“The other thing I do is I take the opportunity during my procurement community townhall, which I’m having another one next week, I’ll discuss the memo and why it’s important to keep these lines of communications open, and I encourage and support doing these things. Believe it or not, the word does get out because I’m talking directly to the 1,400 people or so that are out there across the DHS landscape.”

Correa said she also talks with other CXO leaders, including the general counsel’s office.

“I try to include the lawyers in all the activities that we engage in. Whether it’s our strategic industry conversations that I host every year or reverse industry days or our acquisition innovation roundtables and even [Procurement Innovation Lab (PIL)] boot camps, I’m happy to say our attorneys are participating in these activities. They hear what I have to say and they understand what we are trying to do,” she said. “What we have to do is include them in the conversation, by bringing them in to help them understand what we are trying to do. Instead of saying to them, ‘can I do this?’ Maybe the question is ‘how can I do this?’ Change the conversation a little bit with the lawyers, and you may get a different outcome.”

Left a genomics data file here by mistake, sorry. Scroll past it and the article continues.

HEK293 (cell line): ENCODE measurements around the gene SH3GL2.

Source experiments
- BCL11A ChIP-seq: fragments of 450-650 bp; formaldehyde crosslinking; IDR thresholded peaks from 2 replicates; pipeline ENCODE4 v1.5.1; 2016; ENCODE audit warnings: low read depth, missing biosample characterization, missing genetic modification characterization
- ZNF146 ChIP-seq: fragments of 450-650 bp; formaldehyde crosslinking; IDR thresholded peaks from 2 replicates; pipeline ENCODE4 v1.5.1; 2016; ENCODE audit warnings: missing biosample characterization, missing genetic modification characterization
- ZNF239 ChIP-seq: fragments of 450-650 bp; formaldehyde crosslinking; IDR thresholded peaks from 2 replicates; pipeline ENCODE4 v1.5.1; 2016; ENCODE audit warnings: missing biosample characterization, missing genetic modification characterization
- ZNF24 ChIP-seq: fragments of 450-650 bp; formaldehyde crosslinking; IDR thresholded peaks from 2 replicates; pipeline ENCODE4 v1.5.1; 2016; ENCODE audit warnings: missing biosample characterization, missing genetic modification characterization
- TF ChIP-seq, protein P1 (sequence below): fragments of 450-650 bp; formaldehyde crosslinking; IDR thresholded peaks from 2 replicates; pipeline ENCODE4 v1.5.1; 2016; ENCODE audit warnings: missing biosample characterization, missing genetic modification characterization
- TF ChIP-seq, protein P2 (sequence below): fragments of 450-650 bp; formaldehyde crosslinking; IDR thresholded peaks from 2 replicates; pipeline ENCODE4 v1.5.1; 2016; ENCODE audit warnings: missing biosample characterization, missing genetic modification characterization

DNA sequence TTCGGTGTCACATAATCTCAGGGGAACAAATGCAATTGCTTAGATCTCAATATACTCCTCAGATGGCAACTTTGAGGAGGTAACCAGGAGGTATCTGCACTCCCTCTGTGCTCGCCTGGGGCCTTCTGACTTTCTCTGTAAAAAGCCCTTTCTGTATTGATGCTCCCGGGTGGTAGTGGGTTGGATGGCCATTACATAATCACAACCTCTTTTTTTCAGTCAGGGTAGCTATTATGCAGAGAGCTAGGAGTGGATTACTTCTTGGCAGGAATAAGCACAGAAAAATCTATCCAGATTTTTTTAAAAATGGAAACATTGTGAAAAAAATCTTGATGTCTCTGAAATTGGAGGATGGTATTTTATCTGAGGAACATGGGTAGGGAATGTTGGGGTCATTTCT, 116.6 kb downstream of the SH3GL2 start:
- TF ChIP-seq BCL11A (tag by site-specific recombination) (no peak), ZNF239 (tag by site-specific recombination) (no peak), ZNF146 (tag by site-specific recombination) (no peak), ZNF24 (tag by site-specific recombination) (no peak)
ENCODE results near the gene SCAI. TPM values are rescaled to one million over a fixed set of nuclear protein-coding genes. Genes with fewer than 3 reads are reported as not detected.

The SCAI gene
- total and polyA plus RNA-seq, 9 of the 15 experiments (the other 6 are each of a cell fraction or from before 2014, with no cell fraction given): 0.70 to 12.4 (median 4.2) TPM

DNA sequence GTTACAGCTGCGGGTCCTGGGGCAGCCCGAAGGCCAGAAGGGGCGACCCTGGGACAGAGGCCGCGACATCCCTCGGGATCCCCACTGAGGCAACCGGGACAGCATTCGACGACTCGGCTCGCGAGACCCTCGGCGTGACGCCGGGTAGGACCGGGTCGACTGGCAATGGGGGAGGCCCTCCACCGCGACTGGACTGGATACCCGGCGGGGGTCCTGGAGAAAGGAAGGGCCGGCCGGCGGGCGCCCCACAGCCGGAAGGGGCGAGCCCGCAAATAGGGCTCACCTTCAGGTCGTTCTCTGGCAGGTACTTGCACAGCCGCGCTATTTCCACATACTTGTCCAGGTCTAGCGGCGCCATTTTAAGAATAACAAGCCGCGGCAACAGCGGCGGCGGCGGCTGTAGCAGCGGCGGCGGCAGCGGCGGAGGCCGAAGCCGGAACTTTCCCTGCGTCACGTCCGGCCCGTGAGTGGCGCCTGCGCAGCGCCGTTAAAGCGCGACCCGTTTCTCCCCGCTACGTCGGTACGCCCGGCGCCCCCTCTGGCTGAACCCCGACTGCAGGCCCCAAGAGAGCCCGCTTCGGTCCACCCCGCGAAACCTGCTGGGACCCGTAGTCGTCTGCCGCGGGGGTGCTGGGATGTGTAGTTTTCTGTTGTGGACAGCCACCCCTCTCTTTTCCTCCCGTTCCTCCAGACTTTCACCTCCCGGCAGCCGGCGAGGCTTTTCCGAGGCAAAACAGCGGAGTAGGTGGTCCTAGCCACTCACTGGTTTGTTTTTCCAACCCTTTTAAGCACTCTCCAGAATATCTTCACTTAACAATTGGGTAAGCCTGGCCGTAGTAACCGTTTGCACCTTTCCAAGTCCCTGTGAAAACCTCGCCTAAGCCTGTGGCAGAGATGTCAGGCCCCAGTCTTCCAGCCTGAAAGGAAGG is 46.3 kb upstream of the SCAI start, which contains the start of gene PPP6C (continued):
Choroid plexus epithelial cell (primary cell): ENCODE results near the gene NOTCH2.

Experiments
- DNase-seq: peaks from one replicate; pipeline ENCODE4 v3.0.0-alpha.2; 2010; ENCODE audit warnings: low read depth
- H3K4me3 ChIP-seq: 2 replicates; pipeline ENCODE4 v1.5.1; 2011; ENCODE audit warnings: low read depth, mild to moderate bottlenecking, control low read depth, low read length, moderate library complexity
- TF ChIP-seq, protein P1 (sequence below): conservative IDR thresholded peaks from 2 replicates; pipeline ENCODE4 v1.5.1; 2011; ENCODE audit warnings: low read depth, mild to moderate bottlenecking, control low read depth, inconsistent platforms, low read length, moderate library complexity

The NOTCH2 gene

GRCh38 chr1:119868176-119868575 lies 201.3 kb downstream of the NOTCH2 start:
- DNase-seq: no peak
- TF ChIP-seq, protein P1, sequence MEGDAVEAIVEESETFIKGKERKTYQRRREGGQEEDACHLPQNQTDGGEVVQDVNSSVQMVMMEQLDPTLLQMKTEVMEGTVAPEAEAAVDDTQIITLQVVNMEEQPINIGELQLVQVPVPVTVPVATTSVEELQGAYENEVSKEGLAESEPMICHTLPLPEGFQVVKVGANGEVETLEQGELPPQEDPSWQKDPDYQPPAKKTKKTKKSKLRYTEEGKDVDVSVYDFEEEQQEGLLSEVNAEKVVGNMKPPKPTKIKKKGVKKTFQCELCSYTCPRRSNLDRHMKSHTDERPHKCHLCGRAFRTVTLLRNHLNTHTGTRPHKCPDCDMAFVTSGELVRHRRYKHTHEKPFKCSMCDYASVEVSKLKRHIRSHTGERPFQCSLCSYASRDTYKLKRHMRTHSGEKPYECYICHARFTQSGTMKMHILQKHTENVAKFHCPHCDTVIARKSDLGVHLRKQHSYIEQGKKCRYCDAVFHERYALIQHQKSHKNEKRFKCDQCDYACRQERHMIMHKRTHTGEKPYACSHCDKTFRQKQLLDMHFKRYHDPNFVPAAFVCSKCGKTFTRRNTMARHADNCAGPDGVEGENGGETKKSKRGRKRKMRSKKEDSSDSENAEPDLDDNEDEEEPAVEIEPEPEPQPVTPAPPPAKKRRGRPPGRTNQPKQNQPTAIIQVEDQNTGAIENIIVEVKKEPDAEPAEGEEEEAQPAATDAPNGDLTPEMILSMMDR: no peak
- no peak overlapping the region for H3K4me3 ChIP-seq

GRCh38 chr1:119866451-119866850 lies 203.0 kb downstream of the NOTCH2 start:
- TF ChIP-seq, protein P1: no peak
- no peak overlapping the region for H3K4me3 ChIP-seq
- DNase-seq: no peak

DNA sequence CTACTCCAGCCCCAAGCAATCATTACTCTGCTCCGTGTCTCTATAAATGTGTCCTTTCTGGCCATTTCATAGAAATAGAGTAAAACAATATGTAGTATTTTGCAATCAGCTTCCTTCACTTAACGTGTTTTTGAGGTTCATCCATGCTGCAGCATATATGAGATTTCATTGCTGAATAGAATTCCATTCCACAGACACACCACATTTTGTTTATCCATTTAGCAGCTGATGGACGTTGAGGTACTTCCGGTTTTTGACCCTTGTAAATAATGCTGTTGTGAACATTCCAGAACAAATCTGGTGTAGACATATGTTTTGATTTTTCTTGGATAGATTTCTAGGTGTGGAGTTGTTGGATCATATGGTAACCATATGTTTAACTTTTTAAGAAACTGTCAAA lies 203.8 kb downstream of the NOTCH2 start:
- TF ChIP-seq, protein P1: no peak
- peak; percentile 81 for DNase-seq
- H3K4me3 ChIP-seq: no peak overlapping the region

Field said OFPP also recognizes the need to bring procurement attorneys into the discussion. She said her office is sharing the myth busters memo through the procurement attorneys roundtable, an informal gathering of acquisition lawyers used as a sounding board, to ensure they understand what’s possible.